The National Library of Belarus (Belarusian: Nacyianalnaia bibliiateka Belarusi, Russian: Nacionalnaia biblioteka Belarusi), founded on 15 September 1922, is a copyright library of the Republic of Belarus. It houses the largest collection of Belarusian printed materials and the third largest collection of books in Russian behind the Russian State Library (Moscow) and the Russian National Library (St Petersburg).
It is now located in a new 72-metre (236 feet) high building in Minsk, Belarus. The building has 22 floors and was completed in January 2006. The building can seat about 2,000 readers and features a 500-seat conference hall. Its main architectural component has the shape of a rhombicuboctahedron. The library's new building was designed by architects Mihail Vinogradov and Viktor Kramarenko and opened on 16 June 2006.
The National Library of Belarus is the main information and cultural centre of the country. Its depository collections include 8 million items of various media. In 1993 the National Library of Belarus started to create its own electronic information resources. It has generated a collection of bibliographic, factual graphic, full-text, graphic, sound and language databases that comprise more than 2 million records. The scope of databases is quite wide: humanities, social sciences, history, art and culture of Belarus. Library users also have access to databases of other libraries and academic institutions, including foreign ones.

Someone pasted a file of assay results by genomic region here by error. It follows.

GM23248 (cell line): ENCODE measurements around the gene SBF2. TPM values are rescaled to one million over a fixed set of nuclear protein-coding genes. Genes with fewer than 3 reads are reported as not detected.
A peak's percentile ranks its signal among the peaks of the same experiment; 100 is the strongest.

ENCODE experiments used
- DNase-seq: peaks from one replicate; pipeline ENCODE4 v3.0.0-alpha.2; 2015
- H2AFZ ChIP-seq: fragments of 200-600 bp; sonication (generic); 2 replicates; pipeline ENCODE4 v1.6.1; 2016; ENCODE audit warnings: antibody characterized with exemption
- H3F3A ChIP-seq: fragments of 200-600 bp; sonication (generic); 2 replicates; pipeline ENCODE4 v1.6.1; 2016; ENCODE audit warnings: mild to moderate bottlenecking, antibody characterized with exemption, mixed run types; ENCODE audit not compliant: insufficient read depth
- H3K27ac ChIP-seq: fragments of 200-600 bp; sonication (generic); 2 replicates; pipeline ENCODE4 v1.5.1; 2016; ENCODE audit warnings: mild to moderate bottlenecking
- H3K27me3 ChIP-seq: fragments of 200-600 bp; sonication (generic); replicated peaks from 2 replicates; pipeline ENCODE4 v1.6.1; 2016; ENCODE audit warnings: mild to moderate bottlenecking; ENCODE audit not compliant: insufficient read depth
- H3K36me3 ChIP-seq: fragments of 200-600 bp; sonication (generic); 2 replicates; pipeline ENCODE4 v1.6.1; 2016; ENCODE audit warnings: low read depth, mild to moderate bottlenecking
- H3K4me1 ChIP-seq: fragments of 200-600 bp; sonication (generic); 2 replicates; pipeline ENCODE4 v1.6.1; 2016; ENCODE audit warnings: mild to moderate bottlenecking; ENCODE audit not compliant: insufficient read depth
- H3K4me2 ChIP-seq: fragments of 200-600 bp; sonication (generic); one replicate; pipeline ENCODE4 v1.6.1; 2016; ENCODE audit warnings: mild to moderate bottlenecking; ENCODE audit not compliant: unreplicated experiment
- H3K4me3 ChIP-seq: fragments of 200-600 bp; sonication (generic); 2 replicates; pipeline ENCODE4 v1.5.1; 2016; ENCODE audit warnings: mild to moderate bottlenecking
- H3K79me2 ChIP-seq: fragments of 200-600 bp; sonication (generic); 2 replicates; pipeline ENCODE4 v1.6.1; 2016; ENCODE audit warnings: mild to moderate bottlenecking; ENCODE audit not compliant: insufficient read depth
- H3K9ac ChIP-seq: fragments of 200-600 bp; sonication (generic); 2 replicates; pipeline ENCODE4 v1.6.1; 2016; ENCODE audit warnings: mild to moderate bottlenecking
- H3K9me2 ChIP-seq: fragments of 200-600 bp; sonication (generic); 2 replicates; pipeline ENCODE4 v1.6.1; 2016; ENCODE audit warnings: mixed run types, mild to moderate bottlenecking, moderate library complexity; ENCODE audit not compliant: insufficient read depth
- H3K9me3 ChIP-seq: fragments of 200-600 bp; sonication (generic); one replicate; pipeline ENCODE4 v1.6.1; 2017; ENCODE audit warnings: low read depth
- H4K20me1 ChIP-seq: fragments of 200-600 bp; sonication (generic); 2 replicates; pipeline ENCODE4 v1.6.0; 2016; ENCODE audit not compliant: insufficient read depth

The library service is in great demand. More than 90 thousand citizens of Belarus are library users, who annually request 3.5 million documents. Every day the library is visited by more than 2,200 people. The library delivers about 12,000 documents daily.
In addition to serving as a functional library, the National Library is a city attraction. It is situated in a park on a river bank and has an observation deck looking over Minsk. As of 2009 it is the only structure in Minsk with a public observation deck. The area in front of the library is used for many public concerts and shows.
The building is also the subject of an art video by French artist Raphael Zarka, "Rhombus Sectus", shown at the Bischoff/Weiss gallery, London, in 2011.